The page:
There are some TV shows with everlasting appeal.
And 50 years after it first aired on TV, Thunderbirds is still going strong.
Whatever your age, you’ll have your own Thunderbirds memories...from the visible string on the early shows, Blue Peter showing us how to create our own Tracy Island when the real thing sold out pre-Christmas 1991 or even the new CGI versions.
So to celebrate, here are eight things you (probably) didn’t know about Thunderbirds...
• Fenella Fielding was Gerry Anderson’s first choice for the voice of Lady Penelope. In the end, the role went to his then wife, Sylvia.
• Thunderbirds and Gerry Anderson’s other puppet series were credited to AP Films. The initials stood for the surnames of Anderson and his former partner, cameraman Arthur Provis, who had collaborated with him on several earlier series.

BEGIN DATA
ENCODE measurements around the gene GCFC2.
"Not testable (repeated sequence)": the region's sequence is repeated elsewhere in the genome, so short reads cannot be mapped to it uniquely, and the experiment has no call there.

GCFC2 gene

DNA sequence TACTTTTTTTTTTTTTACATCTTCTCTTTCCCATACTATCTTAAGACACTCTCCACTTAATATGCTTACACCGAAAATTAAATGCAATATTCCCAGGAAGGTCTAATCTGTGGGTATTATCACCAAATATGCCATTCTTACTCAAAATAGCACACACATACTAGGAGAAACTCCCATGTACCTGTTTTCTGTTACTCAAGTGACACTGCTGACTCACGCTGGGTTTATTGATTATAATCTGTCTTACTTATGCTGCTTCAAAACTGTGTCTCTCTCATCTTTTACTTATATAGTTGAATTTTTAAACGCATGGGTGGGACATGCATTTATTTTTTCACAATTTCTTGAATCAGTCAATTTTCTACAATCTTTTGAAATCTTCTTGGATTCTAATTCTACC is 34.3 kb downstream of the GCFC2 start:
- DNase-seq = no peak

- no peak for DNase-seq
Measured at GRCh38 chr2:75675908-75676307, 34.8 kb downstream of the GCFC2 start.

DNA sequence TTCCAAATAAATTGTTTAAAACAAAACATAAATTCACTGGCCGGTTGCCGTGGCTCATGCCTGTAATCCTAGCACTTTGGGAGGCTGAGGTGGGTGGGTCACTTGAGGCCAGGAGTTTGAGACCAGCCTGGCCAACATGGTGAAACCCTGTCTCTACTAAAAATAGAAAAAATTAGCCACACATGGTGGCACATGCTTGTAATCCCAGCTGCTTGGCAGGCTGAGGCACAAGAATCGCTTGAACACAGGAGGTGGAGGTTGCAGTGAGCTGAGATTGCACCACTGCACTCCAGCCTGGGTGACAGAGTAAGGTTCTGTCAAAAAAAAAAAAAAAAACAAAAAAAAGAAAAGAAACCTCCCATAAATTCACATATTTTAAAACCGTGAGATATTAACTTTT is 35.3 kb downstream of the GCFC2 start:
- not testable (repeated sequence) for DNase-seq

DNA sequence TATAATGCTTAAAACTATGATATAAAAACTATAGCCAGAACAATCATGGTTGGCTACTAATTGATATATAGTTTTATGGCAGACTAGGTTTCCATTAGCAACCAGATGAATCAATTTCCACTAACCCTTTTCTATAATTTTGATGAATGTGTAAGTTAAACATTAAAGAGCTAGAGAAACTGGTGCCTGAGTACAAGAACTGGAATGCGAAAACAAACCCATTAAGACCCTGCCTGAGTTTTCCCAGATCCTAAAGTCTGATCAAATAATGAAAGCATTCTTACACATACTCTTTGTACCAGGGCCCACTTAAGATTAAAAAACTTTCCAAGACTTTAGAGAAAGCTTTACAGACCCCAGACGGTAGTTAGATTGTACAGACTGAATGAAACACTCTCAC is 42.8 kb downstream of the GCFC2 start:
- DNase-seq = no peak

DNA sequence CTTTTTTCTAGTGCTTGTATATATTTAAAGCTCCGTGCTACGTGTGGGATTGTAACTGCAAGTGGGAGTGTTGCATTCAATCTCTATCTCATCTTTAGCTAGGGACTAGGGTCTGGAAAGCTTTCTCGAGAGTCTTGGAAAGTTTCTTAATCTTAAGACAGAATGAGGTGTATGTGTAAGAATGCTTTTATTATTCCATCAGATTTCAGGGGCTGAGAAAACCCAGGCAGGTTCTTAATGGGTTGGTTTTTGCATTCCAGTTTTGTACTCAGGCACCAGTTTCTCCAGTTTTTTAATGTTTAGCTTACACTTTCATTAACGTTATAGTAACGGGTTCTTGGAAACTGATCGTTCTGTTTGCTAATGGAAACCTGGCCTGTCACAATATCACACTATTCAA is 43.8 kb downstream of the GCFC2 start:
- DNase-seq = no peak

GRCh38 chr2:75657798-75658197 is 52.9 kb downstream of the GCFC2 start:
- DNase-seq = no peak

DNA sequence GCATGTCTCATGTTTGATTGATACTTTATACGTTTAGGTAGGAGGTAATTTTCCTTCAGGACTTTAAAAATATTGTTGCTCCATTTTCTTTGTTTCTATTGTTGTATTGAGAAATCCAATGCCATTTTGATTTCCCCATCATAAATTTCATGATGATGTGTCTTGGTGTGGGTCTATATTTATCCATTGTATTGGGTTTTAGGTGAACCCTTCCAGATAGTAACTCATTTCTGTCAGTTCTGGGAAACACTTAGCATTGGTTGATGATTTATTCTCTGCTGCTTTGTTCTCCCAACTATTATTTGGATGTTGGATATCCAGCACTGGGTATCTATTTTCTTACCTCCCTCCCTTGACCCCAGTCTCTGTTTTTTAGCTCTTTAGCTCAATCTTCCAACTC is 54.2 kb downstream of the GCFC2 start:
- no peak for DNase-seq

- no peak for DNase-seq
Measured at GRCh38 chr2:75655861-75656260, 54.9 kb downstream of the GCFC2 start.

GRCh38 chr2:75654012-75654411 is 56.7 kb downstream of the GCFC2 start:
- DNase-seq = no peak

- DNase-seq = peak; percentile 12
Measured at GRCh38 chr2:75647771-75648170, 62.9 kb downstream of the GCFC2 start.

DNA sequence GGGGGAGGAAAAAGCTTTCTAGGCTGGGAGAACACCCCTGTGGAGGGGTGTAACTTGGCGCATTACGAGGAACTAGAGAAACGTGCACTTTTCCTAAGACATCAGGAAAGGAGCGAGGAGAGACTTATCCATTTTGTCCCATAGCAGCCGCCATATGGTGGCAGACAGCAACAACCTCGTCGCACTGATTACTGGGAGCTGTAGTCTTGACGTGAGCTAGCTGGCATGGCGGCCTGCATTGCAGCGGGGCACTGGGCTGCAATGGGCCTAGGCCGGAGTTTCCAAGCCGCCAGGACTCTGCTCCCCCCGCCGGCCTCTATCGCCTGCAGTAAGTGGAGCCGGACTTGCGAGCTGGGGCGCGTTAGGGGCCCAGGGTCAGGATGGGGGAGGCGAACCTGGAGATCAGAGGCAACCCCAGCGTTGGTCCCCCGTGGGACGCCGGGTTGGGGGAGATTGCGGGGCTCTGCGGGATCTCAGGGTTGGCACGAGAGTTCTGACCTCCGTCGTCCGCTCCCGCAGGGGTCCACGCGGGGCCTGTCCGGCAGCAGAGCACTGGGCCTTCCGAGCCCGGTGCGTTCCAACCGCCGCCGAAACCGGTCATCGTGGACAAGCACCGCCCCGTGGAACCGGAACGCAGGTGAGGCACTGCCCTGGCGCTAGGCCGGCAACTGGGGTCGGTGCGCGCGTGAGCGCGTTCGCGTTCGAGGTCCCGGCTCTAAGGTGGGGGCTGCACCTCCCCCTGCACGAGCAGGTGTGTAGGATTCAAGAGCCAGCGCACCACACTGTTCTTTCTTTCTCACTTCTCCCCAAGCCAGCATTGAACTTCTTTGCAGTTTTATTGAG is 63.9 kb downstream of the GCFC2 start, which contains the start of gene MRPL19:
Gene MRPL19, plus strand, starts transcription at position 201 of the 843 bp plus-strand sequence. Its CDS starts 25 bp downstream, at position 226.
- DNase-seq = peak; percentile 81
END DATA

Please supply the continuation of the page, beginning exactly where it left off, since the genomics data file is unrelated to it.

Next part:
• Thunderbirds was preceded by similar science fiction adventures Stingray and Fireball XL5, and by Anderson’s cowboy puppet series Four Feather Falls.
• Thunderbirds was shot on cinema-quality 35mm colour film, four years before ITV transferred from black-and-white. The far-sighted investment guaranteed the show an after-life in repeats for decades to come.
• Gerry Anderson said the character of Thunderbird 5 captain John Tracy was exiled permanently to outer space because the puppet was “too ugly”.
• The puppet stages used in filming were only one-fifth the size of those used in live-action productions, with the puppets themselves being made up of more than 30 individual components.
• Before its UK debut, Thunderbirds was distributed to 30 other countries including the US, Canada, Australia and Japan.
• In 2015 Thunderbirds Are Go brought the original, and now computer generated characters back to our screens.